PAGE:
Infantile hemangiomas are the most common benign tumors of infancy. Up to 38% of hemangiomas require treatment with systemic medications because of complications. Corticosteroids have been the mainstay for treating such hemangiomas. However, prospective studies evaluating their immunosuppressive effects in infants with hemangiomas are lacking.
Sixteen patients who presented to the Birthmark and Vascular Anomalies Center at the Children's Hospital of Wisconsin from November 1, 2006, through February 28, 2008, were enrolled in the study. A significant reduction in the numbers of all B- and T-lymphocyte subpopulations was observed after corticosteroid administration. CD19+ B lymphocytes and CD4+ T cells were significantly reduced by 8 weeks of corticosteroid therapy, whereas CD8+ T cells were reduced at week 16 compared with baseline. Immune function was also affected because 13 and 5 patients had protective diphtheria titers and tetanus titers, respectively, 3 months after discontinuation of corticosteroid therapy compared with baseline.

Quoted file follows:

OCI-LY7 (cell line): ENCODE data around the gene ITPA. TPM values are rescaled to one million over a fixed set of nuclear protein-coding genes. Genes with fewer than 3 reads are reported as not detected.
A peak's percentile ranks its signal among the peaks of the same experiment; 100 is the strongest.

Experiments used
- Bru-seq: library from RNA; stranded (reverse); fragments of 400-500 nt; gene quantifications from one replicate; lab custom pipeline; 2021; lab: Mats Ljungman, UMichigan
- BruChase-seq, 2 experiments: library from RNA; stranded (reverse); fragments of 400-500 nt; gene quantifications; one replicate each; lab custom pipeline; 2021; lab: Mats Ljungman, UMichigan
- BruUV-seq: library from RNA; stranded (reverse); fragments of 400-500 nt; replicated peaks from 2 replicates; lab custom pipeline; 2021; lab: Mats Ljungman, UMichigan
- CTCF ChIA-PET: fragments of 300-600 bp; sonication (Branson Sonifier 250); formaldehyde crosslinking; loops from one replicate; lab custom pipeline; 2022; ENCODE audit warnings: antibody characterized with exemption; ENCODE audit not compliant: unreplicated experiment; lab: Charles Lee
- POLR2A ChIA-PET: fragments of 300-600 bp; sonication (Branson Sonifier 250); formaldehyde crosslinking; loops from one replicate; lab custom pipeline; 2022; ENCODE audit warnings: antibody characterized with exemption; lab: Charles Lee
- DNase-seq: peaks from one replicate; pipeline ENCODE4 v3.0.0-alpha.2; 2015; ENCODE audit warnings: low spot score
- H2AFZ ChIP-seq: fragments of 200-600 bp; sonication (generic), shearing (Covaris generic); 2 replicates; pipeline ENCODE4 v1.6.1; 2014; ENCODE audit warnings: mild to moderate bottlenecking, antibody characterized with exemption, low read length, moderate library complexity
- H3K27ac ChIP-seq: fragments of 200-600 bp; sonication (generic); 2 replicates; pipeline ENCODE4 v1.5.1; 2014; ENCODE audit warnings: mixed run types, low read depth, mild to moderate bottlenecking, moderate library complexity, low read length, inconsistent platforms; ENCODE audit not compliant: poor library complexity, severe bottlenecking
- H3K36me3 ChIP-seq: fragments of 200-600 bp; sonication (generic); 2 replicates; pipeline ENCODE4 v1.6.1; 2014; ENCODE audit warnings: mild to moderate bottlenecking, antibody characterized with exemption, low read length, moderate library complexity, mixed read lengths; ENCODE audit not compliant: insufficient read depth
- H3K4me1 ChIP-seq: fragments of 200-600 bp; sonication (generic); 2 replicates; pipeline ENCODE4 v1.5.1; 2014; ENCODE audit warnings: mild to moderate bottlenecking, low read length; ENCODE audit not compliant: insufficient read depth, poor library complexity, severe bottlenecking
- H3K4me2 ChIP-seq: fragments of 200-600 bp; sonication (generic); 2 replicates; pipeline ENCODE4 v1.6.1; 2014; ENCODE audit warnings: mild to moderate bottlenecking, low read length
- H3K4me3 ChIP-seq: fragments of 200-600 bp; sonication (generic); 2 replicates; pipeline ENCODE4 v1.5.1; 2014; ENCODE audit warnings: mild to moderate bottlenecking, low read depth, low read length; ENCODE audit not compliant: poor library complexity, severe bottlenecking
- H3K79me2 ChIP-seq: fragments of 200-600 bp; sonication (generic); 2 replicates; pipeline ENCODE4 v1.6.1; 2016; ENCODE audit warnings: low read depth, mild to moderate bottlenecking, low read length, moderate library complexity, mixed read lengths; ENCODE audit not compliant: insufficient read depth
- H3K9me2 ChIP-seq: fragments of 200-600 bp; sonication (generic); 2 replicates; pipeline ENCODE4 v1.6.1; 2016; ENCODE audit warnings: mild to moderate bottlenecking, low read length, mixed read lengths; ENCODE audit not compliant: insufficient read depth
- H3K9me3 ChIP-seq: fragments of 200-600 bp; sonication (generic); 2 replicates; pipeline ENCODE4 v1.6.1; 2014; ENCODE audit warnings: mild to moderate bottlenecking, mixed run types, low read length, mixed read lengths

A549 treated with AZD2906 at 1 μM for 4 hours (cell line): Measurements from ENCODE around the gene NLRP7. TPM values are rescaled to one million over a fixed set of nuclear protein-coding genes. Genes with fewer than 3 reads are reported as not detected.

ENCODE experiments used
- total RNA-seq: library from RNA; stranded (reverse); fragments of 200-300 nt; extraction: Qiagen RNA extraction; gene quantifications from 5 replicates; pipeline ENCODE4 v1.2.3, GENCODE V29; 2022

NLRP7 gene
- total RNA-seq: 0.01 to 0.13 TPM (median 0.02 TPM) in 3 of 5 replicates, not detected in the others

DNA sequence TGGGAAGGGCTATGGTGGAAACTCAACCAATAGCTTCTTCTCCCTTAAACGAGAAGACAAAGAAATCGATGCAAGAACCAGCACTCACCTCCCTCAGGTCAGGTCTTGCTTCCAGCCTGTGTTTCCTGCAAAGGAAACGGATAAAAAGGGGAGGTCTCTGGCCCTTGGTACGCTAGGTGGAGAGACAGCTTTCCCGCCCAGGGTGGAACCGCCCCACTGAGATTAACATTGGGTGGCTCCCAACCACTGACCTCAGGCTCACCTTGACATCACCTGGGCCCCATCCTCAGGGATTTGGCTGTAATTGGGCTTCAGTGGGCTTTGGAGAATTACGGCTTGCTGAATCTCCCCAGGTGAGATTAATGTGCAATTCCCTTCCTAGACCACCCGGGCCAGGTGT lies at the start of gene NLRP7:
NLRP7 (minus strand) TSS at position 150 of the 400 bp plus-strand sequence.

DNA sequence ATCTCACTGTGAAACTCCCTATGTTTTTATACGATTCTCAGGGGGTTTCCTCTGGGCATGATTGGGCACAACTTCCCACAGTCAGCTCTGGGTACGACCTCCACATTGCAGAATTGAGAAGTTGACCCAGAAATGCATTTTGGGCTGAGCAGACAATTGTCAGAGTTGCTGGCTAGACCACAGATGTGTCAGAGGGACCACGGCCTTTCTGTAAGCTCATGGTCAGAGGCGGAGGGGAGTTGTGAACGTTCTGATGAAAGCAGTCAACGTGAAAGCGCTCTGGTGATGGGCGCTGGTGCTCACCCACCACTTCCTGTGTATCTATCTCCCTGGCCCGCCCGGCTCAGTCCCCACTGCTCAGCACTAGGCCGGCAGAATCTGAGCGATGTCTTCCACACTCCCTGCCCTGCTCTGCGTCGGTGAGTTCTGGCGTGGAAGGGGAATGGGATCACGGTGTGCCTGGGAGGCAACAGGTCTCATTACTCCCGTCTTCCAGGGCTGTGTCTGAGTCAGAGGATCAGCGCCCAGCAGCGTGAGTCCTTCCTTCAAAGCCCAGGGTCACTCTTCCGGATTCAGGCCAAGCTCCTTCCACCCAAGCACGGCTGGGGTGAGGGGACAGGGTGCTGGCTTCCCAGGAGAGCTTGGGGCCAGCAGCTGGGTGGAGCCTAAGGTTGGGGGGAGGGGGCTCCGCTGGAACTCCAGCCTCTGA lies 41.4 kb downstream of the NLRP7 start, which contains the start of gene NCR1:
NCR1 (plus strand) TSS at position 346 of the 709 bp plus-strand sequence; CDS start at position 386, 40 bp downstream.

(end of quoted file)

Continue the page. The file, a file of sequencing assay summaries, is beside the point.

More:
These results demonstrate that corticosteroids measurably affect both lymphocyte cell numbers and function in this patient population. Prophylaxis with the combination of trimethoprim and sulfamethoxazole should be considered in infants treated with corticosteroids for infantile hemangiomas. We also recommend that tetanus and diphtheria antibodies be checked in patients who receive oral corticosteroids during the immunization period and that additional immunization be administered if the titers are not protective after corticosteroid therapy.Published online May 17, 2010 (doi:10.1001/archdermatol.2010.90).